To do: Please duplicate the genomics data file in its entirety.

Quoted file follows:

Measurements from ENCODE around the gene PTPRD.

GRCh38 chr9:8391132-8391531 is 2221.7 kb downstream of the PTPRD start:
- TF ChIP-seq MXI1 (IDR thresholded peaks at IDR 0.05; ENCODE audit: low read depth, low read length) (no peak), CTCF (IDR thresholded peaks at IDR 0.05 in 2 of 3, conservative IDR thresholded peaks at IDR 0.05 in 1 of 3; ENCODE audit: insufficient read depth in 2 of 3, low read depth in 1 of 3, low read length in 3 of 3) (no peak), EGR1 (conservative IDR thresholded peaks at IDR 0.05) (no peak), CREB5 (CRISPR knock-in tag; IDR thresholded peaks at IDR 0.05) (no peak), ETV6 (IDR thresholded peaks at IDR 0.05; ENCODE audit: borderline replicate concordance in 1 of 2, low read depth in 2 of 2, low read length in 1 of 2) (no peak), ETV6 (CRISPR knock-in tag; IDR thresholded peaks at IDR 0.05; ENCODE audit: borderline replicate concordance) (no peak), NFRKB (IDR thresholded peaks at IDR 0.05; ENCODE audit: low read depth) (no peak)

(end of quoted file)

Measurements from ENCODE around the gene PTPRD.

GRCh38 chr9:8391132-8391531 is 2221.7 kb downstream of the PTPRD start:
- TF ChIP-seq MXI1 (IDR thresholded peaks at IDR 0.05; ENCODE audit: low read depth, low read length) (no peak), CTCF (IDR thresholded peaks at IDR 0.05 in 2 of 3, conservative IDR thresholded peaks at IDR 0.05 in 1 of 3; ENCODE audit: insufficient read depth in 2 of 3, low read depth in 1 of 3, low read length in 3 of 3) (no peak), EGR1 (conservative IDR thresholded peaks at IDR 0.05) (no peak), CREB5 (CRISPR knock-in tag; IDR thresholded peaks at IDR 0.05) (no peak), ETV6 (IDR thresholded peaks at IDR 0.05; ENCODE audit: borderline replicate concordance in 1 of 2, low read depth in 2 of 2, low read length in 1 of 2) (no peak), ETV6 (CRISPR knock-in tag; IDR thresholded peaks at IDR 0.05; ENCODE audit: borderline replicate concordance) (no peak), NFRKB (IDR thresholded peaks at IDR 0.05; ENCODE audit: low read depth) (no peak)